I am here to build onto the foundation of a child's education. Looking back on my own experience in K-12 grade, there are a lot of key basics I wish someone had taught me; basics that I would need to build upon as I furthered in my education. Not only learning the material at hand, but learning beneficial study techniques, organizational skills, reading comprehension, as well as getting assignments or projects done in a timely fashion are extremely important. I strive to be not only a tutor but a mentor, leaving these children and young adults with lasting skills that will not only better them for the subject they are struggling with now, but strengthen their knowledge in other subjects as well. In the grand scheme of things, I would like to leave each student with basic skills that will continue to be built upon the further along they get in their education, so that they aren't just getting a tutoring session for whatever subject they need help with but they're also learning long term skills as well.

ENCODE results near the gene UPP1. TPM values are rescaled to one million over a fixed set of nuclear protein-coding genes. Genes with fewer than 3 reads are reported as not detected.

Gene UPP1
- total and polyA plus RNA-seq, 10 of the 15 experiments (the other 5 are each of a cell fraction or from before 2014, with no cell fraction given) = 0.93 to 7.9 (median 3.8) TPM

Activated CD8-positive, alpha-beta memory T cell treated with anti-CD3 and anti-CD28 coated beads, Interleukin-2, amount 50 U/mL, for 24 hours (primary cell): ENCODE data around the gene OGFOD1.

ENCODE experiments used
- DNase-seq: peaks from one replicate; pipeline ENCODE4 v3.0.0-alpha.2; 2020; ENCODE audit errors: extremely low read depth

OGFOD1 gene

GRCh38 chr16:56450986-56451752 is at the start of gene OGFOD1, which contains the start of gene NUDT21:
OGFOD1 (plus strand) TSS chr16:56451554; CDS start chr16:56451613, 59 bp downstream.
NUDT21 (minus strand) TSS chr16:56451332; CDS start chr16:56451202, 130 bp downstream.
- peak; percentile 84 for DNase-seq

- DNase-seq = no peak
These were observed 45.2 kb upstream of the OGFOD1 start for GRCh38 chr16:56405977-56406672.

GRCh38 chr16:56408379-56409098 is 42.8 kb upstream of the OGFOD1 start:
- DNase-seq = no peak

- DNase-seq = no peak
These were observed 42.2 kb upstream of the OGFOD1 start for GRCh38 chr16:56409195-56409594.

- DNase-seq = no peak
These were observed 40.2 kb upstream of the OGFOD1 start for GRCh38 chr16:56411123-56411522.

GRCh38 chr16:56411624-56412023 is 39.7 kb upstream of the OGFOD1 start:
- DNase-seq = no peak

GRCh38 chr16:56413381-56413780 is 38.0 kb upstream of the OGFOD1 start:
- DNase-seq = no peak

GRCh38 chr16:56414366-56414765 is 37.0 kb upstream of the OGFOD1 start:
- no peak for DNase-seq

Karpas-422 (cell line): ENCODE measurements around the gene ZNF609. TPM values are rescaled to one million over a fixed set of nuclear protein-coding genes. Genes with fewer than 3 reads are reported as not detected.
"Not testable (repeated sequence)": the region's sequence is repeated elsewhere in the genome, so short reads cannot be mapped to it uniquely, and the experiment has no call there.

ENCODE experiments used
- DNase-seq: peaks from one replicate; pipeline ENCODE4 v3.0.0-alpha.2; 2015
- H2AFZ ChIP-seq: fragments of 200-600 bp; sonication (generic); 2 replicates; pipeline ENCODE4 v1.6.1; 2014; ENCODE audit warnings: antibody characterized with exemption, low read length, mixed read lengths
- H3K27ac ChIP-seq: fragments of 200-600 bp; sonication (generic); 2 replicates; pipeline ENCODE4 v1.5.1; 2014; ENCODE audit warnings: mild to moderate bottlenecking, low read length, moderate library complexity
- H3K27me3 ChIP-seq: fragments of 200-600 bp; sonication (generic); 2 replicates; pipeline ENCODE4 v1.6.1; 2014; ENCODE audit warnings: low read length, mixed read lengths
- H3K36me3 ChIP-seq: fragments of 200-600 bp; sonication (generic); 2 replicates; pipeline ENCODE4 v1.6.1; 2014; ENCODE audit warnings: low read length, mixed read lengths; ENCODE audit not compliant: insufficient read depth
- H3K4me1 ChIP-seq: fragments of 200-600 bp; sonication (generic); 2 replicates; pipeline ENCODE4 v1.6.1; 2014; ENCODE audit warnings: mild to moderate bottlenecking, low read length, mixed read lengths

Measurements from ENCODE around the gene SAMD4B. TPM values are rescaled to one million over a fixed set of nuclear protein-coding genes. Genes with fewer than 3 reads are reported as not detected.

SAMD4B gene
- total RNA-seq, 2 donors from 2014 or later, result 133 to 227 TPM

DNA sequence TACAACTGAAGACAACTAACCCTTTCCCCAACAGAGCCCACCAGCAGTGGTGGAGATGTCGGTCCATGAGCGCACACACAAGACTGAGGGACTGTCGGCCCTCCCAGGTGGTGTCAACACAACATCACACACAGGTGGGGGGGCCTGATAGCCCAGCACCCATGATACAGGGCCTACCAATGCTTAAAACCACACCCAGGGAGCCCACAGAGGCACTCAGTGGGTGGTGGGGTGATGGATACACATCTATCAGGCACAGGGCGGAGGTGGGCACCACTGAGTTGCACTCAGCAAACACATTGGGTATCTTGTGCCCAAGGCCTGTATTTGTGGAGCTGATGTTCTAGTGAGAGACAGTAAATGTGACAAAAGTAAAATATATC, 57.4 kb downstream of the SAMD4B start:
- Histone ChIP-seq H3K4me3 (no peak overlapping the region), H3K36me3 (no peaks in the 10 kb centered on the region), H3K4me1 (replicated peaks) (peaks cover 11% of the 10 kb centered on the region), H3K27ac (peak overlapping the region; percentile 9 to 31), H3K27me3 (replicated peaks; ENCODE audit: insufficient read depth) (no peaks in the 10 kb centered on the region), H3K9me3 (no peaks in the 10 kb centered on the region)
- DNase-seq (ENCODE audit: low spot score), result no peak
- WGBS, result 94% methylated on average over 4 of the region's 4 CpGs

Kennesaw State University - Current Undergrad, B.A
10th Grade Math
College Level American History
Elementary School Math
High School English
High School Level American History
Study Skills and Organization
What is your teaching philosophy?
As mentioned in my personal statement, I want each student who comes to me to take away not only knowledge from the subject they needed help in, but also basic building blocks (study skills, organizational skills, comprehension, etc.) that will help strengthen their ability to learn in other areas as well.
What might you do in a typical first session with a student?
The first session of course would be to get to know the student, and see where their weaknesses and strengths are. They might come to me needing help on a particular set of problems, but I'll go over the basics required for their grade level and start from there, seeing where it is they may be falling.
How can you help a student become an independent learner?